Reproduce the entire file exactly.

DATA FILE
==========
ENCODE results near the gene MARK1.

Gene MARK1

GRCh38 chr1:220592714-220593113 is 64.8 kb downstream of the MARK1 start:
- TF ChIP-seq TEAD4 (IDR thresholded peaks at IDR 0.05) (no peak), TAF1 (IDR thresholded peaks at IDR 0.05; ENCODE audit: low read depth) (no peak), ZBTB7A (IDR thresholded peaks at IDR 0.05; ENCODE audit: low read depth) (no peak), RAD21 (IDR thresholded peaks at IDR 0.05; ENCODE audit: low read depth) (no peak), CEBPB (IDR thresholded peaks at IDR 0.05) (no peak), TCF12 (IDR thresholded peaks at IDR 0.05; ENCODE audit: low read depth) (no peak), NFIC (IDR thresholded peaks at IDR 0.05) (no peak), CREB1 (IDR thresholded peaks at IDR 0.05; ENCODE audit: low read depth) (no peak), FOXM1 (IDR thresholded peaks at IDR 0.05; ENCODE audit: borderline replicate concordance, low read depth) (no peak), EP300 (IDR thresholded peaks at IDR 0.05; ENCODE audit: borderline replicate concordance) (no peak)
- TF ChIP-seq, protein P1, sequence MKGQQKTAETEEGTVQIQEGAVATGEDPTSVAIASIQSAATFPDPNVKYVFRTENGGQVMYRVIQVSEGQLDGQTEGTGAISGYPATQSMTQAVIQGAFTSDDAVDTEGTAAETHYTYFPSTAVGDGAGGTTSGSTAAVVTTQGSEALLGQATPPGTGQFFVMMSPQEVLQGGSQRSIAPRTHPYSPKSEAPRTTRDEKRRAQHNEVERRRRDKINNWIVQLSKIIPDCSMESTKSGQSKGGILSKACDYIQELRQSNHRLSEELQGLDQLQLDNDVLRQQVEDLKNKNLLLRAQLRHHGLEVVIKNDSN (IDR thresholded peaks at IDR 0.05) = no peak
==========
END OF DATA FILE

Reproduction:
ENCODE results near the gene MARK1.

Gene MARK1

GRCh38 chr1:220592714-220593113 is 64.8 kb downstream of the MARK1 start:
- TF ChIP-seq TEAD4 (IDR thresholded peaks at IDR 0.05) (no peak), TAF1 (IDR thresholded peaks at IDR 0.05; ENCODE audit: low read depth) (no peak), ZBTB7A (IDR thresholded peaks at IDR 0.05; ENCODE audit: low read depth) (no peak), RAD21 (IDR thresholded peaks at IDR 0.05; ENCODE audit: low read depth) (no peak), CEBPB (IDR thresholded peaks at IDR 0.05) (no peak), TCF12 (IDR thresholded peaks at IDR 0.05; ENCODE audit: low read depth) (no peak), NFIC (IDR thresholded peaks at IDR 0.05) (no peak), CREB1 (IDR thresholded peaks at IDR 0.05; ENCODE audit: low read depth) (no peak), FOXM1 (IDR thresholded peaks at IDR 0.05; ENCODE audit: borderline replicate concordance, low read depth) (no peak), EP300 (IDR thresholded peaks at IDR 0.05; ENCODE audit: borderline replicate concordance) (no peak)
- TF ChIP-seq, protein P1, sequence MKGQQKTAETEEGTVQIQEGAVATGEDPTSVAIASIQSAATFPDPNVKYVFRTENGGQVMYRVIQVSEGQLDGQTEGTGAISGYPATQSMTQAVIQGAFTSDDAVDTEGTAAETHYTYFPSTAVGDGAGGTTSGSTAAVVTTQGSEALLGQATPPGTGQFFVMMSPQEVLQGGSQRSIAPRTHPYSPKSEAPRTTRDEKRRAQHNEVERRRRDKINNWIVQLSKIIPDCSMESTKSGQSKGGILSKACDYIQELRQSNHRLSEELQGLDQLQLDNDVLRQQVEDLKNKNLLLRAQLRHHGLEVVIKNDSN (IDR thresholded peaks at IDR 0.05) = no peak